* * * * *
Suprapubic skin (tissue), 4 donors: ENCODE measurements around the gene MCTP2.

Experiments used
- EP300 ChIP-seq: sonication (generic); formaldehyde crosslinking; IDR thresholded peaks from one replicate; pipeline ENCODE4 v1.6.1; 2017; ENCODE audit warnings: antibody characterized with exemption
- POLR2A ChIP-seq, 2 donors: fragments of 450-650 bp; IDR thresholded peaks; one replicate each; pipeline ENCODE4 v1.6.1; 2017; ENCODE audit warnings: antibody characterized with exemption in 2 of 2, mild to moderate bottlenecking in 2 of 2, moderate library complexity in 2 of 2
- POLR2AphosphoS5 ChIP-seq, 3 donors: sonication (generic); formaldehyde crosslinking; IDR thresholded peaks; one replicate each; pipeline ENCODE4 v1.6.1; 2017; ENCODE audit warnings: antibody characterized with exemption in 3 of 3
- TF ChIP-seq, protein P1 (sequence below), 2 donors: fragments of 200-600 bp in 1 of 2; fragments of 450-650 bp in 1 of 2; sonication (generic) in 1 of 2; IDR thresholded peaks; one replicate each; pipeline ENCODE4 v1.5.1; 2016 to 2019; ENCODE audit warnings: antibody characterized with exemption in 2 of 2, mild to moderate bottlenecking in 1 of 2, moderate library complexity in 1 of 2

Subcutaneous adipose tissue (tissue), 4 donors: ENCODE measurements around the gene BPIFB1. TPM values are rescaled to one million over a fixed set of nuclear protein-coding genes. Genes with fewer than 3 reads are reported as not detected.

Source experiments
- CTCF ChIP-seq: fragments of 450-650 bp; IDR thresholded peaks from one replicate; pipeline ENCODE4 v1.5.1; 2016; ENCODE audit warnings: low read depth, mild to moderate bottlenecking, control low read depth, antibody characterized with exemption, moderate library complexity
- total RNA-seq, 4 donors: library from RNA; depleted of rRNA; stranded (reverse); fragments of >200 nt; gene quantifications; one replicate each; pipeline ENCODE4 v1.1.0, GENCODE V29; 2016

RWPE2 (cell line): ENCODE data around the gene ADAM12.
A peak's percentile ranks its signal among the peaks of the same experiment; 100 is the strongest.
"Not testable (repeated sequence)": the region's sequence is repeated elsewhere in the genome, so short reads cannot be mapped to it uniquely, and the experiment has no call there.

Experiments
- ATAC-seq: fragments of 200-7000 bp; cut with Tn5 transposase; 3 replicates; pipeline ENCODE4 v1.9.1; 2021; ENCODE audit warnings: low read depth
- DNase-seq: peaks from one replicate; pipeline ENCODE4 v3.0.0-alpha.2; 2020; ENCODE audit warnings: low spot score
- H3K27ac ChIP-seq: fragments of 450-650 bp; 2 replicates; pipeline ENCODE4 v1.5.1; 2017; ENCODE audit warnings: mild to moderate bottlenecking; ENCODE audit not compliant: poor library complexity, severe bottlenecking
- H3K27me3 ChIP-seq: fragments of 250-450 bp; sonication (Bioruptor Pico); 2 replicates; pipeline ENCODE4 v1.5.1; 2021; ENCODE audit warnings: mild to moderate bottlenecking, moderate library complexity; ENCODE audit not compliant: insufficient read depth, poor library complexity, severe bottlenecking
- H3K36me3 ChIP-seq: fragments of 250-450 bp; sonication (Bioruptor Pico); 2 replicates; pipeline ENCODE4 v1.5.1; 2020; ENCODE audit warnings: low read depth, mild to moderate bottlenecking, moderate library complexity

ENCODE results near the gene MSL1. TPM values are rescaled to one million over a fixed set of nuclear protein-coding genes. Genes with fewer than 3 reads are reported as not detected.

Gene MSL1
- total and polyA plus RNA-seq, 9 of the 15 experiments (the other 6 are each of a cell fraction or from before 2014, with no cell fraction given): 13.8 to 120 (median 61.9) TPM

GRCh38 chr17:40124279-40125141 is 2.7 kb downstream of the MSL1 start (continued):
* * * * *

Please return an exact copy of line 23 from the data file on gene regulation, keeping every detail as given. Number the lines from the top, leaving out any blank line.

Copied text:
GRCh38 chr17:40124279-40125141 is 2.7 kb downstream of the MSL1 start (continued):